In the spring of 1984, Saturday Night Live was in a state of unrest. The legendary sketch show had lost many of the stars who had made it great, including Eddie Murphy, Bill Murray and Chevy Chase. Show creator, and the program’s backbone, Lorne Michaels had also departed, replaced by veteran television producer Dick Ebersol. With dwindling ratings and the threat of cancellation looming, Ebersol decided to recruit new comedic blood for the series’ 10th season. At the top of his list were Billy Crystal and Martin Short.
Crystal already had a history with SNL, albeit a rocky one. Michaels had invited the comedian to be one of the show’s original cast members in 1976. “He asked me if I was interested in being a resident in the company,” Crystal recounted in Live From New York: The Complete, Uncensored History of Saturday Night Live. “He felt I would do six appearances on the show, and then saw me becoming a host of the show, among other hosts, in two years. They’d be grooming me to be one of the main guys.”
The initial plan was to have Crystal appear on the debut episode of Saturday Night Live, then called NBC’s Saturday Night. During Friday rehearsals, his carefully scripted routine played perfectly. “We had a run-through for a live audience and some NBC executives,” the comedian recalled. “It was really funny on Friday night. And it ran six, six and a half minutes.”
The timing proved to be problematic as the program ran long in rehearsals. First, Crystal was asked to cut his set to two minutes. Later, he was given more time, but scheduled as the final act of the episode, meaning his appearance wouldn’t air until just before 1AM. Frustrated with what they saw as a lack of respect, Crystal’s managers pulled him from the show.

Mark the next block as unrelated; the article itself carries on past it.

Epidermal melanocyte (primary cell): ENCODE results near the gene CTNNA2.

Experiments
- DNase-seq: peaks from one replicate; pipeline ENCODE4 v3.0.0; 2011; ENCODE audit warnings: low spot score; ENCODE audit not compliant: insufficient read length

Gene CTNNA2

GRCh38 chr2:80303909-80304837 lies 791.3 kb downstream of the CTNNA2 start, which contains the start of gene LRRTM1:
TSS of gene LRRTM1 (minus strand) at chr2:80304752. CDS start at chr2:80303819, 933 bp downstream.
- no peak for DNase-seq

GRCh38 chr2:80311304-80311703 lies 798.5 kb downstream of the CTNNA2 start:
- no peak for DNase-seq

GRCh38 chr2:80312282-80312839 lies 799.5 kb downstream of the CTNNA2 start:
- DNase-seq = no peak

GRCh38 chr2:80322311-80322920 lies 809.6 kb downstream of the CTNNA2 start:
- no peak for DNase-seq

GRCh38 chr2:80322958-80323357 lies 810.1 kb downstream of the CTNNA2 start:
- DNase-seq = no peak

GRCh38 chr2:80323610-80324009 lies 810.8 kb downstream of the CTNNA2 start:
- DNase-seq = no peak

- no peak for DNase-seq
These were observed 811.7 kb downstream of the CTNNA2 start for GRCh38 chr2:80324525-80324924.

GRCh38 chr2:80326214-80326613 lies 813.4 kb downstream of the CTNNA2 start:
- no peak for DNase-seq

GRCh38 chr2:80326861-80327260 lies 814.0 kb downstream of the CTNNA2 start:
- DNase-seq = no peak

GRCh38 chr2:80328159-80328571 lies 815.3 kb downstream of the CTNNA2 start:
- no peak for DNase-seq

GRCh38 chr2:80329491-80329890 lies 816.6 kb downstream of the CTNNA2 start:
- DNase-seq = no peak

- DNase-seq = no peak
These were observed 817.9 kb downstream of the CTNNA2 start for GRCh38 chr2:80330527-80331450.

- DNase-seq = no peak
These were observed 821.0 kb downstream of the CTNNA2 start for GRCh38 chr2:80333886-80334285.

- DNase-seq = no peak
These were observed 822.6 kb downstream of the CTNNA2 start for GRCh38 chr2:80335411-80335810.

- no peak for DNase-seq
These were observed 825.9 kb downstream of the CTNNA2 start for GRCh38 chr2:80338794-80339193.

“I was upset – mad, I guess – because I had wanted to be there,” Crystal admitted. “I was mad at my own managers because I wanted to do the show. And I didn’t want it to look like I was the guy who stormed off the show.”
Crystal would eventually get a guest spot, appearing on the 17th episode of Season One, April 17, 1976. However, he stayed away from the show for the next eight years, instead becoming one of the most popular stand-ups in America, before successfully transitioning into television with a breakout role on the sitcom Soap. In 1984, Crystal hosted SNL two times. Following the show’s ninth season, Ebersol was determined to make the comedian a cast member.
In May of 1984, the producer flew to California and had lunch with Crystal’s managers, planning to recruit their star client. “They explained to me that Billy moving back to New York to be a cast member of Saturday Night Live was a nonstarter,” Ebersol recalled. “They didn’t think it would be good for his career at that stage.”
Disappointed by being stonewalled, Ebersol sought a more unorthodox means of recruitment. “I went upstairs to my room at the Beverly Hills Hotel and, without hesitation, called (Crystal’s) house to talk to his wife, Janice, who I heard say in New York when Billy had hosted, ‘I’d love to bring my daughter back to New York for one year at some point in her life.’” The producer gave Janice Crystal his pitch, waxing poetic about New York, the opportunities it would give her husband and the chance for her daughter to embrace the city that never sleeps. “How she did it or what she did, I don’t know, but by that night, Billy called me back on the phone and said ‘Forget what you’ve been told by my managers. Provided we can make the right business deal, I want to come to New York.’”